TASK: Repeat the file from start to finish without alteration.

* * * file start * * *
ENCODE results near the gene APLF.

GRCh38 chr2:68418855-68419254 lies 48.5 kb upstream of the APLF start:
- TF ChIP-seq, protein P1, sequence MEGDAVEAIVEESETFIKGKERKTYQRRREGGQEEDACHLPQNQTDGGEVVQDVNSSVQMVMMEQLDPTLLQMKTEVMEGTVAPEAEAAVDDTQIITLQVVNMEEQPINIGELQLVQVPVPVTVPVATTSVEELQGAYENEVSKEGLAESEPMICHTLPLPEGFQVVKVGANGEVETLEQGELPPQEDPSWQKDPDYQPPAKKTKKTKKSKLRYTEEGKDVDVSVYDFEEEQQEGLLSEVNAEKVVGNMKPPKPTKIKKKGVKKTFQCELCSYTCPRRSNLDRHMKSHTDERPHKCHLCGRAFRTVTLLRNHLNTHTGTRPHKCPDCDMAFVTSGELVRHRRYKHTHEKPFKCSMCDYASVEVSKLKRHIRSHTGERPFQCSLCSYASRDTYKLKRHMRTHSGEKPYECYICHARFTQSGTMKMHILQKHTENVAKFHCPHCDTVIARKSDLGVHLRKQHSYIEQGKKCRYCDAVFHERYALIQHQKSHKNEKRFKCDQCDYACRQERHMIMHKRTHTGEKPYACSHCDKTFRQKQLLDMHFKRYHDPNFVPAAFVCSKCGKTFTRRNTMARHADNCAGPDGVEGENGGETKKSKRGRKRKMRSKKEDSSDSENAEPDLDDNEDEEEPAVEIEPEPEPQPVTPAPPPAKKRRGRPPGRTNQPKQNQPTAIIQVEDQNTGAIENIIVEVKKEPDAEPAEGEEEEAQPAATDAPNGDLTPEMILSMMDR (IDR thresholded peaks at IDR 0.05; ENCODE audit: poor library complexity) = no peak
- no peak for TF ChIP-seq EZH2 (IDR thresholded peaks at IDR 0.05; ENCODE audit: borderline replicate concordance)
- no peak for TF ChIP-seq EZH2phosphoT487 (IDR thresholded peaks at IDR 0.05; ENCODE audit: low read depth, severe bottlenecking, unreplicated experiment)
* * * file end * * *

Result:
ENCODE results near the gene APLF.

GRCh38 chr2:68418855-68419254 lies 48.5 kb upstream of the APLF start:
- TF ChIP-seq, protein P1, sequence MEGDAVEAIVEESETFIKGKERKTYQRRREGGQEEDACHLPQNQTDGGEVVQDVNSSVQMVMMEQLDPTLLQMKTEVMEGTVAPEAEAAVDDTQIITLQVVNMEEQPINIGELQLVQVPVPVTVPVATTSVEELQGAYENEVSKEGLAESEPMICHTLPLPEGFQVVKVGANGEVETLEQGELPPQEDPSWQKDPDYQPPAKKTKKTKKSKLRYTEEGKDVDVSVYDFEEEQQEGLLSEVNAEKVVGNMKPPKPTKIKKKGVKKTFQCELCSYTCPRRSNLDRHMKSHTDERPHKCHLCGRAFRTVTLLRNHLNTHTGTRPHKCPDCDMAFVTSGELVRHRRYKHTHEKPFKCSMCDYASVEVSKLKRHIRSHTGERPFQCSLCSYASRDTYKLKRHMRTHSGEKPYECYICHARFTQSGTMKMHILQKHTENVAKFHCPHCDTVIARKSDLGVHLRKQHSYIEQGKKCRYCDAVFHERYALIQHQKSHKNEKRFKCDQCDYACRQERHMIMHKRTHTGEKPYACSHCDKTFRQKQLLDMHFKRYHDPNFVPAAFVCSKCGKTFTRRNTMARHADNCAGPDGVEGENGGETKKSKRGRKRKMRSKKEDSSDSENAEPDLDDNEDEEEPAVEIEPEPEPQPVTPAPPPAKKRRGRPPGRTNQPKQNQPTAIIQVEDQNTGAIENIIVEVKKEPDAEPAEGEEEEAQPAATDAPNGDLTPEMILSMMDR (IDR thresholded peaks at IDR 0.05; ENCODE audit: poor library complexity) = no peak
- no peak for TF ChIP-seq EZH2 (IDR thresholded peaks at IDR 0.05; ENCODE audit: borderline replicate concordance)
- no peak for TF ChIP-seq EZH2phosphoT487 (IDR thresholded peaks at IDR 0.05; ENCODE audit: low read depth, severe bottlenecking, unreplicated experiment)